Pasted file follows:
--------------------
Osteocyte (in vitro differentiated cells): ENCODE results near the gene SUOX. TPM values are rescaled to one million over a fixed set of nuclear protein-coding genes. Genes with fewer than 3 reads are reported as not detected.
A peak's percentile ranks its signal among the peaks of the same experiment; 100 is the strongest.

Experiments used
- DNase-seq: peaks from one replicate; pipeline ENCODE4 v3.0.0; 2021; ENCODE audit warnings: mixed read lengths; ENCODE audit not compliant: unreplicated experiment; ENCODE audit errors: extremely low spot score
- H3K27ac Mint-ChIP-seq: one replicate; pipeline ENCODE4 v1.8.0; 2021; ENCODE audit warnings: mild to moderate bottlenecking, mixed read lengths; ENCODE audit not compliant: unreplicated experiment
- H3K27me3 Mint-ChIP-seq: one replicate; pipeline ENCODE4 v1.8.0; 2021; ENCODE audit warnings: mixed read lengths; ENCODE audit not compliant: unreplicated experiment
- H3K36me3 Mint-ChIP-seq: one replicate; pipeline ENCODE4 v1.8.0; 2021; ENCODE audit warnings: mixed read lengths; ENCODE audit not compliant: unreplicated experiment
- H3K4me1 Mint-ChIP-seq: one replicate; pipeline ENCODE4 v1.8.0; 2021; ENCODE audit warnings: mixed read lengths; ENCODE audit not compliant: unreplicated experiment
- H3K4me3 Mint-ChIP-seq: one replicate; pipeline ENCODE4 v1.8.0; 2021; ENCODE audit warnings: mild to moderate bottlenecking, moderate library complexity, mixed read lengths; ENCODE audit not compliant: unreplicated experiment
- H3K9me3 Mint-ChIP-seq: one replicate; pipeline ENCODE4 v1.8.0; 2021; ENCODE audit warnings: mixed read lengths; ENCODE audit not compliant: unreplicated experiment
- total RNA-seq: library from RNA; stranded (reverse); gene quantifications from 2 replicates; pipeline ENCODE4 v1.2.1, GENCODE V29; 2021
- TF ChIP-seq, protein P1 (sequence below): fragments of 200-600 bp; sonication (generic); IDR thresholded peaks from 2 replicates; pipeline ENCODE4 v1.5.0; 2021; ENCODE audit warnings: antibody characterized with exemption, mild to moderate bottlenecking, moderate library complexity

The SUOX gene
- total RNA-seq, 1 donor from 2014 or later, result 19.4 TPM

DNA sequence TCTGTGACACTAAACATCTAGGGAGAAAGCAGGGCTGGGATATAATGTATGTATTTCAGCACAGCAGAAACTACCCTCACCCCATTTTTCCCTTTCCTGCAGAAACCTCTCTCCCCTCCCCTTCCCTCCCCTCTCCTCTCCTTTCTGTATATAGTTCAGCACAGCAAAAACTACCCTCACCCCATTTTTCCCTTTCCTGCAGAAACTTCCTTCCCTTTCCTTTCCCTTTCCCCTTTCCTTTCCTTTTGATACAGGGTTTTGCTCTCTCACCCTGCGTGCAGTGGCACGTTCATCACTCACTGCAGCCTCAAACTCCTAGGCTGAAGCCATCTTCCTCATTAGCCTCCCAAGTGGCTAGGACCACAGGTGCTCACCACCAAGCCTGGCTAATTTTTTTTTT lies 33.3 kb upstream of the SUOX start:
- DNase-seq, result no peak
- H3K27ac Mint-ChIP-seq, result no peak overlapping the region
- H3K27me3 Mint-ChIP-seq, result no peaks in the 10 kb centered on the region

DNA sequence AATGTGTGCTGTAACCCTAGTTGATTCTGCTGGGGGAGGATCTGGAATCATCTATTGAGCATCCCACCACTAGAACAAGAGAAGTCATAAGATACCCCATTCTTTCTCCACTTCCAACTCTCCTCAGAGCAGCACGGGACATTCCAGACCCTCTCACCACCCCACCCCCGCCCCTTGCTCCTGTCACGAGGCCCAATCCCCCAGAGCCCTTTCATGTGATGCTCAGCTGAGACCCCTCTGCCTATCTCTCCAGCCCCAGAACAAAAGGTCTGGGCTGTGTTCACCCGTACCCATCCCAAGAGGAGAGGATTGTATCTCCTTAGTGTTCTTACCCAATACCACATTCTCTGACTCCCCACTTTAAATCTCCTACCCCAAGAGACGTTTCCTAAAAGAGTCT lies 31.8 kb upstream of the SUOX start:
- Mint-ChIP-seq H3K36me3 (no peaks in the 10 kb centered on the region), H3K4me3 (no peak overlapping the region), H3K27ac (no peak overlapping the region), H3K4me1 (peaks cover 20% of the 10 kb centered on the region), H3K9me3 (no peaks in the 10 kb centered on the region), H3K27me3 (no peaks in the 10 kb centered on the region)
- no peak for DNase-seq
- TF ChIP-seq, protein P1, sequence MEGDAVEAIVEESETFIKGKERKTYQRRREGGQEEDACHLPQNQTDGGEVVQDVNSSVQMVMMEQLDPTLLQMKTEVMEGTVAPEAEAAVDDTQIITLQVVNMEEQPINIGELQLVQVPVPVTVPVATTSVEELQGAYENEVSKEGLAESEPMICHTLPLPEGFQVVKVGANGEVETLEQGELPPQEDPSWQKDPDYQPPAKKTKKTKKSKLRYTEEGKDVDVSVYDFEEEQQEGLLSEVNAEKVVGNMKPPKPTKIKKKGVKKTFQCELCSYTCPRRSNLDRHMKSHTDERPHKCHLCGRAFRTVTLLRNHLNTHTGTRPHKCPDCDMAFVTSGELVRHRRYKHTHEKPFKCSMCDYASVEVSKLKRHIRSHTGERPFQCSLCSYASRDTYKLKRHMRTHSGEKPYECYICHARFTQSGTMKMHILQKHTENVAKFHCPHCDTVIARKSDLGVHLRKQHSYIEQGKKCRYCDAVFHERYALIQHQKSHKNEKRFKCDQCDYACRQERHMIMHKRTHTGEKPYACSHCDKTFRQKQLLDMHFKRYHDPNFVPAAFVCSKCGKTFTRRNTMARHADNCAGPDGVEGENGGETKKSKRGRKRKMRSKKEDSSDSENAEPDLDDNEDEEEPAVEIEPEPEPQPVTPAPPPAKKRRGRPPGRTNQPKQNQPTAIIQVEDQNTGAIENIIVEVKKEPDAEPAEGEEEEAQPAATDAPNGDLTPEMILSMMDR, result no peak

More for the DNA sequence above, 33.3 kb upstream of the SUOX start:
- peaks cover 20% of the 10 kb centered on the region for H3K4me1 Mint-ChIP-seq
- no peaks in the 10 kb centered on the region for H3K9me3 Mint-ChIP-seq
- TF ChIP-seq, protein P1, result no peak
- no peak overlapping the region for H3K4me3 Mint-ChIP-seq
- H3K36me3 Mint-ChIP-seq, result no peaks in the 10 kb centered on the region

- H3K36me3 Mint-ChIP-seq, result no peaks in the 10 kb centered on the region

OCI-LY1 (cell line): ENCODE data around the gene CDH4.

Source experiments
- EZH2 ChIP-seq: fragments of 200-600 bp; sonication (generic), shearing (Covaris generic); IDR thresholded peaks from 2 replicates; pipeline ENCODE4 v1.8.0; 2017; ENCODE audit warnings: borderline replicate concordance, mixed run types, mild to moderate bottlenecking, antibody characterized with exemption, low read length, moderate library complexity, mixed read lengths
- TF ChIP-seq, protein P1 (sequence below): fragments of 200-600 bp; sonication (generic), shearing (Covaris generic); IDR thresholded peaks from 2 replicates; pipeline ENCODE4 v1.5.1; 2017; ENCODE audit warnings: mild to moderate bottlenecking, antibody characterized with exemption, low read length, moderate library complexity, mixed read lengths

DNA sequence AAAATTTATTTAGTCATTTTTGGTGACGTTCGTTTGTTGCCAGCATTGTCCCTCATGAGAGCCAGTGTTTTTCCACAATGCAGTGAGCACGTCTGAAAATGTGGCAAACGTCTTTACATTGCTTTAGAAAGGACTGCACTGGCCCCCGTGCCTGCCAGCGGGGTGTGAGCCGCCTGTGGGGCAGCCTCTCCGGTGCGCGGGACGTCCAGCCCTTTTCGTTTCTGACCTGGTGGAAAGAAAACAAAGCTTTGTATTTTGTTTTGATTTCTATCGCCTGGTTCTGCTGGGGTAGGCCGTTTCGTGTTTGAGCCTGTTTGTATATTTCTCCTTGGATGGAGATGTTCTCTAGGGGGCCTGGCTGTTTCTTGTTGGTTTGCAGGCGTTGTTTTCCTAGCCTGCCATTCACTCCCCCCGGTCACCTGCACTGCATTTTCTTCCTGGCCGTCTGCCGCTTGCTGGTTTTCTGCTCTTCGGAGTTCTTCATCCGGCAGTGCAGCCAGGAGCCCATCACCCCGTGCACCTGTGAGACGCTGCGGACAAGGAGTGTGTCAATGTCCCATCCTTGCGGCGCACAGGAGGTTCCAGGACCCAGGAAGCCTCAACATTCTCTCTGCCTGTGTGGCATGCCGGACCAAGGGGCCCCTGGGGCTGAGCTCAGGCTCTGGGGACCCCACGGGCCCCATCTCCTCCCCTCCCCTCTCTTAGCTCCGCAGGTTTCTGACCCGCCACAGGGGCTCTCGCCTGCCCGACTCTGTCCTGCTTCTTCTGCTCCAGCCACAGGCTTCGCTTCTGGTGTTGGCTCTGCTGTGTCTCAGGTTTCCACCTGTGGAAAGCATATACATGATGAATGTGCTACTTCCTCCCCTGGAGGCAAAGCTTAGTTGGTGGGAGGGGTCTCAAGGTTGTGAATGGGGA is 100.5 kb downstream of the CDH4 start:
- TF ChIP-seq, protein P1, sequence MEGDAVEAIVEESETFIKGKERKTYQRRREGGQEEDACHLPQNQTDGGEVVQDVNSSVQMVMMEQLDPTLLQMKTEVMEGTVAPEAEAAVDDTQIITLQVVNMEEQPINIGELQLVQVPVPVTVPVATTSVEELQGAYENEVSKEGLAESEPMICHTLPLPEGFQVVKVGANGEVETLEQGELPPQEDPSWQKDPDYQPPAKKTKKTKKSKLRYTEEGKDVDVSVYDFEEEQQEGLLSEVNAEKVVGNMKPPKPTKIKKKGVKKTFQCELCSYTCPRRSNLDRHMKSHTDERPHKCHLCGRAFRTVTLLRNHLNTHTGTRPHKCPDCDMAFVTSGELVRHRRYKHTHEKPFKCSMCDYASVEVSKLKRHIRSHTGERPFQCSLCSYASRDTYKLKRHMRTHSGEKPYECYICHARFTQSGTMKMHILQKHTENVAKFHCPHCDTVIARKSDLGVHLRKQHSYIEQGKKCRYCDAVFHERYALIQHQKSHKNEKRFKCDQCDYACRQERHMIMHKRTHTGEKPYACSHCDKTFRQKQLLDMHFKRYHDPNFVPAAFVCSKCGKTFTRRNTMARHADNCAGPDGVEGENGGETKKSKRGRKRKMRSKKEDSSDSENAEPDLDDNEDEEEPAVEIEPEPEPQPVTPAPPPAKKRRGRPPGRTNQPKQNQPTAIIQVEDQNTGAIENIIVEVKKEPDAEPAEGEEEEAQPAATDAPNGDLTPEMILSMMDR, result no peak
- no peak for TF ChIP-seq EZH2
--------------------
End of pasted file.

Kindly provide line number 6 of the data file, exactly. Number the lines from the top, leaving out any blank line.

- H3K27me3 Mint-ChIP-seq: one replicate; pipeline ENCODE4 v1.8.0; 2021; ENCODE audit warnings: mixed read lengths; ENCODE audit not compliant: unreplicated experiment